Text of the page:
There are multiple things that schools can do to support young carers

Teenage girl in school uniform standing alone in school corridor

Support from schools

Through consultation with young carers they have highlighted the key things that schools can do to support them, including:  

  • Teachers who have an understanding of what you have been through 
  • More people to talk to who can deal with situations, including identified lead teachers that you can talk to
  • A quiet area to go to when you are down or want to chill out
  • Extra support with school work
  • Teachers not shouting at you 
  • Counselling help
  • Less bullies
  • Knowing other children who are young carers as well
  • To be taught more life skills
  • School nurses need to check we are okay and do home visits and meet family.

Read guidance on setting up support systems for young carers.

Support models

There is a range of in class support models that can be utilised:

  • Using the Citizenship and/or PSHE curriculum to promote both equality and diversity including disability. Encourage young people to discuss religious and ethnic identities as well as mutual respect; tolerance and understanding that will aid harmonious relationships.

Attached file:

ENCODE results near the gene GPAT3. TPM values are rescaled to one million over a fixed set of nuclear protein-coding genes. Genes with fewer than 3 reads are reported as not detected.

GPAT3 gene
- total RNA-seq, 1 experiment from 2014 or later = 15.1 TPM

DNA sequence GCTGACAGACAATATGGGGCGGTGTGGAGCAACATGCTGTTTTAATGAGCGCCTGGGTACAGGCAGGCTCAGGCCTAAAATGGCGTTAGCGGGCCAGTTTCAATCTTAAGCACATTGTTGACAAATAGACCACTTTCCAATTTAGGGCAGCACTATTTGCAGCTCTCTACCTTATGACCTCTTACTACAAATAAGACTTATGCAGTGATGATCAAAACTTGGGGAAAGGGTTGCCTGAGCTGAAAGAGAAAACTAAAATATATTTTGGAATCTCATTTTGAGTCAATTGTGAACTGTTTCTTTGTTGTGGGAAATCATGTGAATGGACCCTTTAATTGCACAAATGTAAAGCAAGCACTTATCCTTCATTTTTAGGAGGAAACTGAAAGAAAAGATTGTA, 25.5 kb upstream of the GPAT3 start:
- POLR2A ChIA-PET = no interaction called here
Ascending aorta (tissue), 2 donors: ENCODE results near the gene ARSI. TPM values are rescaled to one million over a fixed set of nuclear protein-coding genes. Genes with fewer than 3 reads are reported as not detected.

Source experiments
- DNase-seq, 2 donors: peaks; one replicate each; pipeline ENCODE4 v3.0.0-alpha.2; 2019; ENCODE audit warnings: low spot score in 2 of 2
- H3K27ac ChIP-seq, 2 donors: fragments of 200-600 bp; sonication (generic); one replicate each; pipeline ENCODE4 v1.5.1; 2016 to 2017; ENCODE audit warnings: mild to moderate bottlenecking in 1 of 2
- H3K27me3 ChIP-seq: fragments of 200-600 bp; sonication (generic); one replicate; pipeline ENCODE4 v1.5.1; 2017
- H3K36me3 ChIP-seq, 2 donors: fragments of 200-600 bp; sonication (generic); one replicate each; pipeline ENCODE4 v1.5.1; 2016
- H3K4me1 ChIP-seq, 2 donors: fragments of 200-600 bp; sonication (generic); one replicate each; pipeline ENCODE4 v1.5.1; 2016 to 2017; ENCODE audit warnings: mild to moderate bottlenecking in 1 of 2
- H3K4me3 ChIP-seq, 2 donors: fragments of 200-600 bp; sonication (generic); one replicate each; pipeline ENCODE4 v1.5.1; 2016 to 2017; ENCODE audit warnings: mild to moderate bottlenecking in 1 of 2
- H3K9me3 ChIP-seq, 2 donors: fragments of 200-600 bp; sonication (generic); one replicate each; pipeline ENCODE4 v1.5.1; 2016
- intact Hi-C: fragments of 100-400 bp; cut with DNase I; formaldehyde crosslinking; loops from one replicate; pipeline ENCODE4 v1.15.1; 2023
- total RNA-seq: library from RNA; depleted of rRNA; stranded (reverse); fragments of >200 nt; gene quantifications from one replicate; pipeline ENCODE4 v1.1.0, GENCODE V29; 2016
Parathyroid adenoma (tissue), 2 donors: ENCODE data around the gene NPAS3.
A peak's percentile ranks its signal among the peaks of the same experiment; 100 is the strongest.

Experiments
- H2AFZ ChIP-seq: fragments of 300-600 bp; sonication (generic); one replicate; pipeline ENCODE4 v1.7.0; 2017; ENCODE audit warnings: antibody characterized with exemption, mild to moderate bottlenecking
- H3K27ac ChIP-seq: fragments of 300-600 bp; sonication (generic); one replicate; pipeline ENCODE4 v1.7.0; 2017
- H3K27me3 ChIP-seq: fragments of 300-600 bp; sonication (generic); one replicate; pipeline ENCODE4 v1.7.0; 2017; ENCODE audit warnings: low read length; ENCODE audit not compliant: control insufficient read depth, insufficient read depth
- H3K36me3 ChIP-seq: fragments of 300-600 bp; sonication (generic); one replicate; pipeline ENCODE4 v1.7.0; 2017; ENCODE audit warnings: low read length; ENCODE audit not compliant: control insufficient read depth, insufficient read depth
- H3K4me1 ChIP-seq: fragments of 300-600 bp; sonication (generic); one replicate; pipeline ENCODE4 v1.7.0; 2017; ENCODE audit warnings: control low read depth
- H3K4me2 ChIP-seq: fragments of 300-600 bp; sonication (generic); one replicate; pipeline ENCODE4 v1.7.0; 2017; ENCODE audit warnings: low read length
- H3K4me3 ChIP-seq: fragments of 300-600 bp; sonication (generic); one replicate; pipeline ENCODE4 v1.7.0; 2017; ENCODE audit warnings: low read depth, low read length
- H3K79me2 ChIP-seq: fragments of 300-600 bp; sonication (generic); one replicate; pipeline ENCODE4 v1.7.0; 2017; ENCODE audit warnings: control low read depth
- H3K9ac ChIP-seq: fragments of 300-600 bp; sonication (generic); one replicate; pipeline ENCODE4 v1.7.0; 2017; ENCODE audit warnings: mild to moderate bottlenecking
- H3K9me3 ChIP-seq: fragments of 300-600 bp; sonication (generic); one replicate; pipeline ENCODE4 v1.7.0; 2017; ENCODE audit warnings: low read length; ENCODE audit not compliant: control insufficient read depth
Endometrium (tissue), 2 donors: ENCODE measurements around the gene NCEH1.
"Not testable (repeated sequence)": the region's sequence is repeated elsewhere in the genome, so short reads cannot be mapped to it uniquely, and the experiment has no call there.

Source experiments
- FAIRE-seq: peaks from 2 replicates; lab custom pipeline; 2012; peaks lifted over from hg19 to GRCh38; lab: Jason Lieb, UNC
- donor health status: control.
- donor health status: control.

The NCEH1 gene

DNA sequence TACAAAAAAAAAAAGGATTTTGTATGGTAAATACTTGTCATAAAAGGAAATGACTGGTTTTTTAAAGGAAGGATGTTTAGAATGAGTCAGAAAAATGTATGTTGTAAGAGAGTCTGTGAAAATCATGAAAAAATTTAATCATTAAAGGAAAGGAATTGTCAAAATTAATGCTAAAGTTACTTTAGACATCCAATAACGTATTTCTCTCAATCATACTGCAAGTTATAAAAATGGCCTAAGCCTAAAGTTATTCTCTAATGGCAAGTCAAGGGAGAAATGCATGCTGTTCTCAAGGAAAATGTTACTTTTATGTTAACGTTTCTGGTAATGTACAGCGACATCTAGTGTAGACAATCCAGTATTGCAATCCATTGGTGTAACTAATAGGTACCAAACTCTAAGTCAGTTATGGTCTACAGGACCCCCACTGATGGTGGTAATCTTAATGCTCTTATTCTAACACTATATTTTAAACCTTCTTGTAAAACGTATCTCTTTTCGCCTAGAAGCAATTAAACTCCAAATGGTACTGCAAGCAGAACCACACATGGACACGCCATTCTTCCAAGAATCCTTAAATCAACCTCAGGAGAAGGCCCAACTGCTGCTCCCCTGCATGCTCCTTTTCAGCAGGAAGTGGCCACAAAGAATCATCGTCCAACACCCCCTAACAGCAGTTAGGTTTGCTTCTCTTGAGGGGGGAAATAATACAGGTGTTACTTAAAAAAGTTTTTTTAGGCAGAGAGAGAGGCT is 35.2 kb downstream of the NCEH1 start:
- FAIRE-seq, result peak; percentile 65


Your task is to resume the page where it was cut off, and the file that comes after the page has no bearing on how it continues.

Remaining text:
• Use community notice boards. Young carers have expressed the need for noticeboards in their school/community. The boards should display information; including support and resources in their community for young carers and their families & community projects in the local area.
  • Respond to pupils’ diverse needs by taking into account their cultural, religious and linguistic backgrounds when planning, in order to ensure that all pupils feel secure and are able to take part in lessons fully and effectively.
  • Ensure staff are able to access adequate training and resources
  • Ensure schools and colleges are accessible to parents who are disabled or have a long-term illness. Also ensure communication strategies include provision for any parent with a visual, hearing or communication impairment (as covered in the Disability Discrimination Act 1995 with regard to access to goods, services and facilities).
  • Make information accessible in other languages, e.g. letters home, reports relating to young carers attainment and progress
  • It may be difficult for some parents to attend parents’ evenings or understand the concept, as the education system may be very different in the country of origin. Check for translation services or with ESOL tutors.
  • There may be support available locally for the provision of translation services or financial support, such as school transport and school uniforms. 

The Young Carers in Schools Programme

The free England wide programme provides tools and resources to support schools to implement identification and support models to allow young carers the same access to education as their peers. Schools can also gain a Young Carers Award to highlight their good practice.

find out more about the programme

Further information